Podgorica, Montenegro
Podgorica, Montenegro

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Radulovic M.,University of Montenegro | Stevanovic Z.,University of Belgrade | Sekulic G.,University of Montenegro | Radulovic V.,Geological Survey of Montenegro | And 6 more authors.
Environmental Earth Sciences | Year: 2015

The Skadar Lake basin is located in the south-eastern part of the classical Dinaric karst region (northern Mediterranean). This region is well known for its highly developed karst and the presence of all types of karstic features. In addition to the high degree of karstification, the advantage of Skadar Lake’s catchment area in terms of water resources is also reflected in the following factors: a large amount of precipitation, scarcity of soil and vegetation cover, favourable geological and geomorphological conditions for karst aquifer discharge, the isolation of the Skadar basin from the influence of the Adriatic Sea and an availability of water for simple abstraction. For the purposes of a more complete determination of the water balance of Skadar Lake, among other undertakings, it has been necessary to determine the groundwater inflow to the lake through numerous sublacustrine springs (vruljas). By using thermal infrared satellite and terrestrial imaging, the locations of the largest sublacustrine springs have been detected and their yield assessed by means of water balance calculation after the application of the KARSTLOP method. The mean annual groundwater inflow to the lake, from the south-western edge only, is 9.86 m3/s. The total outflow of water from the lake through the Bojana River is around 304 m3/s. The coincidence of several important natural factors leads to the large average specific yield (surface and subsurface) in the Skadar Lake catchment area (54 l/s/km2), which makes this region one of the richest areas of freshwater in the world. © 2015, Springer-Verlag Berlin Heidelberg.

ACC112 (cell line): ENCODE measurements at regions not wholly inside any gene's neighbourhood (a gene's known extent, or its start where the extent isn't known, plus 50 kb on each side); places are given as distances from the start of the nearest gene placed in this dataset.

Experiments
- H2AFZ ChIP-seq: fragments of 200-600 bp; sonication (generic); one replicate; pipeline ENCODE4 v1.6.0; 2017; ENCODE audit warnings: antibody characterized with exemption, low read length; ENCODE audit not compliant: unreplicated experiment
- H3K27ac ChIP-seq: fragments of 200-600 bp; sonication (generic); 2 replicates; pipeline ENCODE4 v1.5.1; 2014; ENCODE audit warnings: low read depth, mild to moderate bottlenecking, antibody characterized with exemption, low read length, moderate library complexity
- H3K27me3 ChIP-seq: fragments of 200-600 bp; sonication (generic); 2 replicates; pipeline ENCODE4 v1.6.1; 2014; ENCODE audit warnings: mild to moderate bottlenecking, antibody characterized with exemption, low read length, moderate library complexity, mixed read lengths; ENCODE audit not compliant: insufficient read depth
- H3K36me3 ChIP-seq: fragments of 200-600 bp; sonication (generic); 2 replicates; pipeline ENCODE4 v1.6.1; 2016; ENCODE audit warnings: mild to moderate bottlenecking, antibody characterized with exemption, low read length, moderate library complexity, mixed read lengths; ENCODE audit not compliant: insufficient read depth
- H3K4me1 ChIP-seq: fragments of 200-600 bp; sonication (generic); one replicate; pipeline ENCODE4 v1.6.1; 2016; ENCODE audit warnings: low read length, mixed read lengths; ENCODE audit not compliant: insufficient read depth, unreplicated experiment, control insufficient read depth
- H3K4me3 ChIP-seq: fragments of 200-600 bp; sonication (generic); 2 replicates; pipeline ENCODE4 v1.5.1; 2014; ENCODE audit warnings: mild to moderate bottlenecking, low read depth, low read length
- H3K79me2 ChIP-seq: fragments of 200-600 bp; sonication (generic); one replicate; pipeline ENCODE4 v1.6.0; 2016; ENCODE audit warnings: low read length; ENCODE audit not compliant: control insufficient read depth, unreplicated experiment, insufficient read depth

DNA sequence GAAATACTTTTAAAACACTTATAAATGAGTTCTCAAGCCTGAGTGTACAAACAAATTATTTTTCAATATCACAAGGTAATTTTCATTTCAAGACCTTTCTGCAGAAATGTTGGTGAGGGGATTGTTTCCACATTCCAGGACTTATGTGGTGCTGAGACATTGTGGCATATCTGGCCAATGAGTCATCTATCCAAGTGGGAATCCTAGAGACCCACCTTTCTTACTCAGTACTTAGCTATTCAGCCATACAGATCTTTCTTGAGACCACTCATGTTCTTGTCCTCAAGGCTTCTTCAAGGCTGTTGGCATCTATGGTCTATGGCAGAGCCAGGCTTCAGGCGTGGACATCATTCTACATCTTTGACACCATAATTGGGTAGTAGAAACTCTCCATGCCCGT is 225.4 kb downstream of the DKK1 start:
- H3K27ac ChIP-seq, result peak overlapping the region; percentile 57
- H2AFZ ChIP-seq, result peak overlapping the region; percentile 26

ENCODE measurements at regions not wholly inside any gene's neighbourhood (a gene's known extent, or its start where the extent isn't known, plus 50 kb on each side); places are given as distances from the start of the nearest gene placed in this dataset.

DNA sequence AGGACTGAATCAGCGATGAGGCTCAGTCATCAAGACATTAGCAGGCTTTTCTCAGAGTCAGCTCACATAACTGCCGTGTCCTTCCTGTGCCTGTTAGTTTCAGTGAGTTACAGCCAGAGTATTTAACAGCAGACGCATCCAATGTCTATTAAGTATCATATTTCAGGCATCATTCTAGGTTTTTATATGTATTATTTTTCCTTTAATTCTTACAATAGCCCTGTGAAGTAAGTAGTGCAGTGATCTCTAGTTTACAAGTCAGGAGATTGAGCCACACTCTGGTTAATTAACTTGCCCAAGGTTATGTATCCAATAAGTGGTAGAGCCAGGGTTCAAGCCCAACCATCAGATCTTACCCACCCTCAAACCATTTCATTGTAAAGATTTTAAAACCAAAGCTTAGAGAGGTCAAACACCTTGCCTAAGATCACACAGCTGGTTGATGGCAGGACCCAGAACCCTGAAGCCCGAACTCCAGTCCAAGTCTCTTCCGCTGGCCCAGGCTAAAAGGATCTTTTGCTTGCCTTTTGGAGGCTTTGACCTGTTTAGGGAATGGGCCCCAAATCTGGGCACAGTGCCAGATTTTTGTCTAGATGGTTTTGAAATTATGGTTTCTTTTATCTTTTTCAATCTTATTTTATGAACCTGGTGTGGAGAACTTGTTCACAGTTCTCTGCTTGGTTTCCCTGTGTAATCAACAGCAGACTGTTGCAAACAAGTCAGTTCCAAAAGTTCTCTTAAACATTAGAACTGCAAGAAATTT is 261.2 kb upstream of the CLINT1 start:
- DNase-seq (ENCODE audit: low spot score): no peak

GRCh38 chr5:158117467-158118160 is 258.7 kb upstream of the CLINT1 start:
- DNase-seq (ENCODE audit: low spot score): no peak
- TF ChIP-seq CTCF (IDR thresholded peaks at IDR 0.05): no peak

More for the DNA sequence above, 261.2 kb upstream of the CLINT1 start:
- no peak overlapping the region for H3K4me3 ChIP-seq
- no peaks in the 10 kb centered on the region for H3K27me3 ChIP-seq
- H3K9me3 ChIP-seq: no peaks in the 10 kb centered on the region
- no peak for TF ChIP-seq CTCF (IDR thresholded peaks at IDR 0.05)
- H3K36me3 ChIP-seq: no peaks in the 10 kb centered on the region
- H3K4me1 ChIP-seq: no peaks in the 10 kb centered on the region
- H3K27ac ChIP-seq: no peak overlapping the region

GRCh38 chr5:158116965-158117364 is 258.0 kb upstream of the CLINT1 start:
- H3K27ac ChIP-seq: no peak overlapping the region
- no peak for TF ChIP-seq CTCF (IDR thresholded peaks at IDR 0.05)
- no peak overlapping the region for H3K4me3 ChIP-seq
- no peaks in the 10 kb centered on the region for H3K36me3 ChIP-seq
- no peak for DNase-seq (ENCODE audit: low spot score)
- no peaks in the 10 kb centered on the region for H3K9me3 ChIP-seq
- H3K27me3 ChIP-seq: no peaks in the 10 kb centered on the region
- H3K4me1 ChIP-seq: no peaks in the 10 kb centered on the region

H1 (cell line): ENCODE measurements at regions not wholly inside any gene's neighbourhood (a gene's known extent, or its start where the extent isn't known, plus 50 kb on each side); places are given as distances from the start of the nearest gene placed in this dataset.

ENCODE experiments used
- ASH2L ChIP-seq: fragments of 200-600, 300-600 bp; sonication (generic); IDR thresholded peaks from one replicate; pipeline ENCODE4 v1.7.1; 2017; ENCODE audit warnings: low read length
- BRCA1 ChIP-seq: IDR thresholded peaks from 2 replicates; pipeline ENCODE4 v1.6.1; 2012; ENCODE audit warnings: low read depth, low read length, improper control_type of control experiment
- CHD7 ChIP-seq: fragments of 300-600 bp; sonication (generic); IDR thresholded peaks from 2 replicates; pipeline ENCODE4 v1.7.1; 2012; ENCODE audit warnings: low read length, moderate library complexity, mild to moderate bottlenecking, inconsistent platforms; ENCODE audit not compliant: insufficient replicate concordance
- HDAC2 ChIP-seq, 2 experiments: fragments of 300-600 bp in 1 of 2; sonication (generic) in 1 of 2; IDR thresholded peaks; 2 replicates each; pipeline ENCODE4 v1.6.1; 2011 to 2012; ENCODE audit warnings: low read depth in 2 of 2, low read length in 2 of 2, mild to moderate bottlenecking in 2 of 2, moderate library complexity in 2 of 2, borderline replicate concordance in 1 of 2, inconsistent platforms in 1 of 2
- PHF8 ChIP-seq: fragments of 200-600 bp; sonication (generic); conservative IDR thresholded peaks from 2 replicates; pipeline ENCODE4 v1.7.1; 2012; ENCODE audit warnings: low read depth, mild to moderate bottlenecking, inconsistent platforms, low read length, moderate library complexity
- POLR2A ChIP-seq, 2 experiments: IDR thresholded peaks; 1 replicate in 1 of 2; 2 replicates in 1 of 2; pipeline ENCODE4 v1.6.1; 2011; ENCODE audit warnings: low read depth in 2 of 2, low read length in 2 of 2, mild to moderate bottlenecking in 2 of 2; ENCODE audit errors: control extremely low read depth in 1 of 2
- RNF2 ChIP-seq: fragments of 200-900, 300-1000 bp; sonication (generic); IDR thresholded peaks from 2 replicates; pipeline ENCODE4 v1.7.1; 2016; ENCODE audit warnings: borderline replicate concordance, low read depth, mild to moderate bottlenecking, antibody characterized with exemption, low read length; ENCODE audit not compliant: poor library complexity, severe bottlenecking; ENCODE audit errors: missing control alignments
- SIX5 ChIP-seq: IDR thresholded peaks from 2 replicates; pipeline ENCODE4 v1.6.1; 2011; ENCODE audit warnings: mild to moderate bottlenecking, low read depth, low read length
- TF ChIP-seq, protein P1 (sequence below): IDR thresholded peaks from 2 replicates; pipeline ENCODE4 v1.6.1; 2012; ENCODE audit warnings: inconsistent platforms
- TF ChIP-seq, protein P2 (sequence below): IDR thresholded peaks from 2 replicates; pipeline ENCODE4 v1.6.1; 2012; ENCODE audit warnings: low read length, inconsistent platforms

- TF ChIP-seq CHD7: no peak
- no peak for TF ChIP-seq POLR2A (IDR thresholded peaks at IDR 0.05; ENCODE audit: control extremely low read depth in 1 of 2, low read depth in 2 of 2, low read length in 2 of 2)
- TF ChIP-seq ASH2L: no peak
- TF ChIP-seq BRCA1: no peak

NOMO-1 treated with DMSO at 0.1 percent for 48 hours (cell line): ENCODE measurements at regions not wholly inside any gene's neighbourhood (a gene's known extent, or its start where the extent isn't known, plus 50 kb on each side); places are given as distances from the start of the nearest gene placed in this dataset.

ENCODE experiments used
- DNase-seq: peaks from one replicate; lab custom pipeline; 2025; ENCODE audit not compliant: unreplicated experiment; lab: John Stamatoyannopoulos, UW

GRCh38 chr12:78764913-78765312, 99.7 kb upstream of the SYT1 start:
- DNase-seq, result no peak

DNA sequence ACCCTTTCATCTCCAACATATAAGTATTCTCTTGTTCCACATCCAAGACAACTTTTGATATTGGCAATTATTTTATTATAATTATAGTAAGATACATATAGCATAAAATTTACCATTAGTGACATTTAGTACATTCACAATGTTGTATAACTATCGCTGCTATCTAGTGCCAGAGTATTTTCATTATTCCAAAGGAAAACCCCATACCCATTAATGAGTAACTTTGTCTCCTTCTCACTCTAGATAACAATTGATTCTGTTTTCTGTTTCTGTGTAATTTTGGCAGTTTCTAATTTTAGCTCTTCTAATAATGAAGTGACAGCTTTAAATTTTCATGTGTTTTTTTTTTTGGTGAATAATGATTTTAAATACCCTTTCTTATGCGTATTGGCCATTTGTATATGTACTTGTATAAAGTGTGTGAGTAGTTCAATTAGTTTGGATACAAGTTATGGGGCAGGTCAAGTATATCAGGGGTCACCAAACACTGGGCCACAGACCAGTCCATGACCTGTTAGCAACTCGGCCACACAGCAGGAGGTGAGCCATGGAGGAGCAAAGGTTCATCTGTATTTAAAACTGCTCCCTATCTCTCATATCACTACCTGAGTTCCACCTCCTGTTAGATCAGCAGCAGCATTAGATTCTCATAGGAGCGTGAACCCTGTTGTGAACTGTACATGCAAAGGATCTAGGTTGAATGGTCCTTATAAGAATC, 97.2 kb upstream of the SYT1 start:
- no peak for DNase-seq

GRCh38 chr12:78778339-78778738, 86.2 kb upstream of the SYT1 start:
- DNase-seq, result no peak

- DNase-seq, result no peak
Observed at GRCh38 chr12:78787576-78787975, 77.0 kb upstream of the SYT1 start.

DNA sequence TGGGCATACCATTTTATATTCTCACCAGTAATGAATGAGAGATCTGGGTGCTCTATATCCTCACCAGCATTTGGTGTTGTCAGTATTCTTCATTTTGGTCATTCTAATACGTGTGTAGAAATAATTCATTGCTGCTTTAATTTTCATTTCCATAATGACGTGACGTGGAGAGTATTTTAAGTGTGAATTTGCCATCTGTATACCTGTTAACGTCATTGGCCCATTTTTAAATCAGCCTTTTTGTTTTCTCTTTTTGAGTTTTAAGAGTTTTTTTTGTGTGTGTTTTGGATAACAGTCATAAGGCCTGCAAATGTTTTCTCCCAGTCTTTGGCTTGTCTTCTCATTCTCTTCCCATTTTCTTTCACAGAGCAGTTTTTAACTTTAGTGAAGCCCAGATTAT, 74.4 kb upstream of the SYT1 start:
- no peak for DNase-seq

Antovic N.M.,University of Montenegro | Svrkota N.,Center for Ecotoxicological Research | Antovic I.,State University of Novi Pazar | Svrkota R.,Geological Survey of Montenegro | Jancic D.,Center for Ecotoxicological Research
Isotopes in Environmental and Health Studies | Year: 2013

Activity concentrations of the naturally occurring radionuclides 226Ra, 232Th, 40K and anthropogenic 137Cs in sand samples collected from 20 renowned beaches on the Coast of Montenegro have been determined using an HPGe (high purity Ge spectrometer). The average activity concentrations were found to be 7.4, 5.2, 97.3 and 0.5 Bq kg-1, respectively. For all sand samples, the radium equivalent activity has been evaluated and found to be lower than the limit of 370 Bq kg-1. External and internal hazard indices were less than unity. The gonadal dose equivalent was estimated to be on average 75 μSv y-1, which is about four times lower than the global average for soil (0.3 mSv y-1). Calculated values of absorbed dose rates showed the range from 3.1 to 28 nGy h-1, which is below the world median of average values (57 nGy h-1). The effective dose rate in the range from 3.8 to 34.4 μSv y-1 was significantly below the recommended limit value for the public (1 mSv y-1). The highest dose rate was found for the Velika Plaza locality, which also showed heavy metal contents (As, B, Cd, Hg, Cr, Cu, Mn, Ni, Pb, Zn and Ba) significantly higher than in the sand from Jaz, a locality with one of the lowest dose rates. © 2013 Copyright Taylor and Francis Group, LLC.

Antovic N.M.,University of Montenegro | Svrkota N.,Center for Ecotoxicological Research | Antovic I.,State University of Novi Pazar | Svrkota R.,Geological Survey of Montenegro | And 2 more authors.
Journal of Radioanalytical and Nuclear Chemistry | Year: 2014

Among all diagnosed and treated lung cancers in Montenegro in 2009, 15.5 % were from Nikšić. The incidence rate was estimated to be around 42.5 per hundred thousand. In order to understand the role of radioactivity in initiating lung cancer the data on indoor radon concentrations obtained from earlier work coupled with that obtained in the present work for 226Ra, 232Th/228Ac, 40K and 137Cs from uncultivated soils, were used to estimate hazard indices. The risk factor for lung cancer due to radon was found to be significantly higher than excess lifetime cancer risk due to terrestrial radiation—outdoor. The stem of blackberry (Rubus fruticosus) was also analyzed for its radioactivity content, and showed soil–plant transfer factors for radium and caesium—from typical ranges for soil–plant transfer factors given in the UNSCEAR 2008 report. © Akadémiai Kiadó, Budapest, Hungary 2014.

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